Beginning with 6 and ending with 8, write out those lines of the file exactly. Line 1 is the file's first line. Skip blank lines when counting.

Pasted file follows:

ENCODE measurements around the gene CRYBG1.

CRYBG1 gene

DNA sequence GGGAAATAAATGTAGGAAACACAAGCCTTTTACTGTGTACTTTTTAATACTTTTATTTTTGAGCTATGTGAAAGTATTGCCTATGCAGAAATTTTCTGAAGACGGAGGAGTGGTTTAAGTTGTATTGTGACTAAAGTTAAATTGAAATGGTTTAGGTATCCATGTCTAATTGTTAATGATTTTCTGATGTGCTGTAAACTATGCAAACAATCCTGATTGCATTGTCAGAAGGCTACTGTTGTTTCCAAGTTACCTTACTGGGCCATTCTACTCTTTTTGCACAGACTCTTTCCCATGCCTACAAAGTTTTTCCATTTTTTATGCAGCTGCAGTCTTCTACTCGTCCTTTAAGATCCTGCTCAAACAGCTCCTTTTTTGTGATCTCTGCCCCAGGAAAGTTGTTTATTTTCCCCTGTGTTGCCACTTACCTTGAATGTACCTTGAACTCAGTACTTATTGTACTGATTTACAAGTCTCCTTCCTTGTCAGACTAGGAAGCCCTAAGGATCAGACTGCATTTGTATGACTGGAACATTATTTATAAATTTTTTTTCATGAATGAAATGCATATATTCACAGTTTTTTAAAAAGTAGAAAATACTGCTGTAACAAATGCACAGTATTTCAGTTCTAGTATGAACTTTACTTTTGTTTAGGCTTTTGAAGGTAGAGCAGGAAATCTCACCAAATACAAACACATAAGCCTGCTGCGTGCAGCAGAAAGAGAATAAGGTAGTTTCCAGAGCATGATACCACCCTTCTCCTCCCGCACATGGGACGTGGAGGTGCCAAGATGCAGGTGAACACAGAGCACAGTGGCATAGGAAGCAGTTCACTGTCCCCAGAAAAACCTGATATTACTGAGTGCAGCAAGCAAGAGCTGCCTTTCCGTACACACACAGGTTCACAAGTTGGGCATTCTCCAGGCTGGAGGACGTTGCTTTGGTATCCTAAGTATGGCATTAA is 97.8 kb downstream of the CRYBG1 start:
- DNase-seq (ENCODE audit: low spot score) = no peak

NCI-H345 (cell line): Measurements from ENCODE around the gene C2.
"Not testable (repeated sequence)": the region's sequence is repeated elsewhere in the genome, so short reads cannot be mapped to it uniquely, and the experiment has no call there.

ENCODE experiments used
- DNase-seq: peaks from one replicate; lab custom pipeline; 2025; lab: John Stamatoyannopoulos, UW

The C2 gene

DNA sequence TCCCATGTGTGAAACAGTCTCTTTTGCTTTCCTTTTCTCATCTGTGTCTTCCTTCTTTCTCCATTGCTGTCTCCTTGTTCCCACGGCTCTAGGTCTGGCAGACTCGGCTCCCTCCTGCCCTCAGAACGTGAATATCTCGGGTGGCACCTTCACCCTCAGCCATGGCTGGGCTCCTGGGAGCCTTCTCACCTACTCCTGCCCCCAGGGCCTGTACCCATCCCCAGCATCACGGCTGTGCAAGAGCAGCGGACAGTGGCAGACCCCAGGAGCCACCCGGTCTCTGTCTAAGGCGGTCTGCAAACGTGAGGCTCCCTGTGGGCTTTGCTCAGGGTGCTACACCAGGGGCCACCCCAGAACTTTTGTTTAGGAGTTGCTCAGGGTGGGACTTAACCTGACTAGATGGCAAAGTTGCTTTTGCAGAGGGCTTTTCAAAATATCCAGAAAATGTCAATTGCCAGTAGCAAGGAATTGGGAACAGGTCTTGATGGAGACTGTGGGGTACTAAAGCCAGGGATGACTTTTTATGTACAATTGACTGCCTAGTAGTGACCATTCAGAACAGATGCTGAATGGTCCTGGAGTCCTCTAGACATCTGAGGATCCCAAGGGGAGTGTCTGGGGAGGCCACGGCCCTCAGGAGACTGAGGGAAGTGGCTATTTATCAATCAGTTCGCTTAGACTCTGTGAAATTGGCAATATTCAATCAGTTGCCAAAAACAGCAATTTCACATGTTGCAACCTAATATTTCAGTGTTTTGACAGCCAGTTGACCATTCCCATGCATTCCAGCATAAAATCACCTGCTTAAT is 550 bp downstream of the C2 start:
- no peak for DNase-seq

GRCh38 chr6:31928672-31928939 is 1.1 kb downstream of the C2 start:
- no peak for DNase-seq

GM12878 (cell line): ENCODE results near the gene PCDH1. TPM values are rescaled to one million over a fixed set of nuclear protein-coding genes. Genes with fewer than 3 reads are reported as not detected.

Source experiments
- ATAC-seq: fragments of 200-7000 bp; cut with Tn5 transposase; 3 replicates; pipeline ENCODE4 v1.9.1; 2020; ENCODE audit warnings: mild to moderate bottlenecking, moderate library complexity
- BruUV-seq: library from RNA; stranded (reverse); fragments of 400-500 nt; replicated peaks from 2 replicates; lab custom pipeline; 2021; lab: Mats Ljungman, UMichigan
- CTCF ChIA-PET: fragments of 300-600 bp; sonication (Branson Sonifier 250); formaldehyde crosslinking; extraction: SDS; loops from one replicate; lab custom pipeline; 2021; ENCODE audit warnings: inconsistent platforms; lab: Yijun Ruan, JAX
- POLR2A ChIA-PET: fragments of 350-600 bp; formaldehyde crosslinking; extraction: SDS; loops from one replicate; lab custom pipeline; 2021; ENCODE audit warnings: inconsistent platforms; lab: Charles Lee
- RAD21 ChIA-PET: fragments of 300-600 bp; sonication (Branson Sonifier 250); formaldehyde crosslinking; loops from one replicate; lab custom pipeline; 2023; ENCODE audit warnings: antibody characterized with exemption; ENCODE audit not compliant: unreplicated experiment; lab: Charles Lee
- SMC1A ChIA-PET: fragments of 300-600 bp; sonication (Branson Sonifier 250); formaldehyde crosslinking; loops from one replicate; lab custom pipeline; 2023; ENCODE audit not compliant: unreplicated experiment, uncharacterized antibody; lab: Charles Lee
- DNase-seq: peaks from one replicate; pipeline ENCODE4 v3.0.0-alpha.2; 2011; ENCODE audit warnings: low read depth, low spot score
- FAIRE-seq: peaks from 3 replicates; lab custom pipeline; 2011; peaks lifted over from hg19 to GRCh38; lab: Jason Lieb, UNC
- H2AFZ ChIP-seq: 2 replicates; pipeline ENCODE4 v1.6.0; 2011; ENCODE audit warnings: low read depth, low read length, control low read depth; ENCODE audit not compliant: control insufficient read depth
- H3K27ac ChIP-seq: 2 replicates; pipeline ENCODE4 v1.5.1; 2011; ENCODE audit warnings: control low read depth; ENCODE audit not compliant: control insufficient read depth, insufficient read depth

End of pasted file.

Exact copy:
"Not testable (repeated sequence)": the region's sequence is repeated elsewhere in the genome, so short reads cannot be mapped to it uniquely, and the experiment has no call there.

ENCODE experiments used
- DNase-seq: peaks from one replicate; lab custom pipeline; 2025; lab: John Stamatoyannopoulos, UW